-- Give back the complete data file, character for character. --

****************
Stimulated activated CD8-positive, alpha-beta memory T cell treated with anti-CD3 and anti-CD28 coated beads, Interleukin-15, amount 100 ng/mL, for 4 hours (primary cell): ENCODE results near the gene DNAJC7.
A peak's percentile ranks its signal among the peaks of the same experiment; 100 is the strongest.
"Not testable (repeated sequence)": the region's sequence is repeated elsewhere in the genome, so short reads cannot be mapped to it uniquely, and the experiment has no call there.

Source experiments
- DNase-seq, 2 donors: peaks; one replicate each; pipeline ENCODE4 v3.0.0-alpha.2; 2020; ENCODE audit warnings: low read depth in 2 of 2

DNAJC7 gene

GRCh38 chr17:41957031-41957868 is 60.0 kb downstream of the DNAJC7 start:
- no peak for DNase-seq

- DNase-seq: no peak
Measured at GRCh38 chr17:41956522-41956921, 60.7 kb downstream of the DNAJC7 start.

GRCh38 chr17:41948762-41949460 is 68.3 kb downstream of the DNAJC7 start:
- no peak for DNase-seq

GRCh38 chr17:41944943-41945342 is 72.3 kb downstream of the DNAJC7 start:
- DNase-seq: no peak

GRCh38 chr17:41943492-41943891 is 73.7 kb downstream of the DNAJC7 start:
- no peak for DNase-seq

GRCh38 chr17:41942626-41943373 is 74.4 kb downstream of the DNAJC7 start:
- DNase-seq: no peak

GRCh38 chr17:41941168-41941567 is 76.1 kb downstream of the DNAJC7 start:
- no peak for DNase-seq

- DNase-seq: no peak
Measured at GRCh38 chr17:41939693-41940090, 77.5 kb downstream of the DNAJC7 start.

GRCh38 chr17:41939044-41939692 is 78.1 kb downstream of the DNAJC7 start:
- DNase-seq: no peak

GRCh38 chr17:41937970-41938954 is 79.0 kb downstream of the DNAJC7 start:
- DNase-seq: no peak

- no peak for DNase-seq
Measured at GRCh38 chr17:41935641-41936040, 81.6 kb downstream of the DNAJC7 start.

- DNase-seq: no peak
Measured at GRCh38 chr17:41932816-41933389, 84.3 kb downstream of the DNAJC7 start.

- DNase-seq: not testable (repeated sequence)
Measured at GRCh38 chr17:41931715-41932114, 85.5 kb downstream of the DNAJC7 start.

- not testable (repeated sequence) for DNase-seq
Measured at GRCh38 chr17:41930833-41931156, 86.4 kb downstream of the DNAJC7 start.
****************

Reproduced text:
Stimulated activated CD8-positive, alpha-beta memory T cell treated with anti-CD3 and anti-CD28 coated beads, Interleukin-15, amount 100 ng/mL, for 4 hours (primary cell): ENCODE results near the gene DNAJC7.
A peak's percentile ranks its signal among the peaks of the same experiment; 100 is the strongest.
"Not testable (repeated sequence)": the region's sequence is repeated elsewhere in the genome, so short reads cannot be mapped to it uniquely, and the experiment has no call there.

Source experiments
- DNase-seq, 2 donors: peaks; one replicate each; pipeline ENCODE4 v3.0.0-alpha.2; 2020; ENCODE audit warnings: low read depth in 2 of 2

DNAJC7 gene

GRCh38 chr17:41957031-41957868 is 60.0 kb downstream of the DNAJC7 start:
- no peak for DNase-seq

- DNase-seq: no peak
Measured at GRCh38 chr17:41956522-41956921, 60.7 kb downstream of the DNAJC7 start.

GRCh38 chr17:41948762-41949460 is 68.3 kb downstream of the DNAJC7 start:
- no peak for DNase-seq

GRCh38 chr17:41944943-41945342 is 72.3 kb downstream of the DNAJC7 start:
- DNase-seq: no peak

GRCh38 chr17:41943492-41943891 is 73.7 kb downstream of the DNAJC7 start:
- no peak for DNase-seq

GRCh38 chr17:41942626-41943373 is 74.4 kb downstream of the DNAJC7 start:
- DNase-seq: no peak

GRCh38 chr17:41941168-41941567 is 76.1 kb downstream of the DNAJC7 start:
- no peak for DNase-seq

- DNase-seq: no peak
Measured at GRCh38 chr17:41939693-41940090, 77.5 kb downstream of the DNAJC7 start.

GRCh38 chr17:41939044-41939692 is 78.1 kb downstream of the DNAJC7 start:
- DNase-seq: no peak

GRCh38 chr17:41937970-41938954 is 79.0 kb downstream of the DNAJC7 start:
- DNase-seq: no peak

- no peak for DNase-seq
Measured at GRCh38 chr17:41935641-41936040, 81.6 kb downstream of the DNAJC7 start.

- DNase-seq: no peak
Measured at GRCh38 chr17:41932816-41933389, 84.3 kb downstream of the DNAJC7 start.

- DNase-seq: not testable (repeated sequence)
Measured at GRCh38 chr17:41931715-41932114, 85.5 kb downstream of the DNAJC7 start.

- not testable (repeated sequence) for DNase-seq
Measured at GRCh38 chr17:41930833-41931156, 86.4 kb downstream of the DNAJC7 start.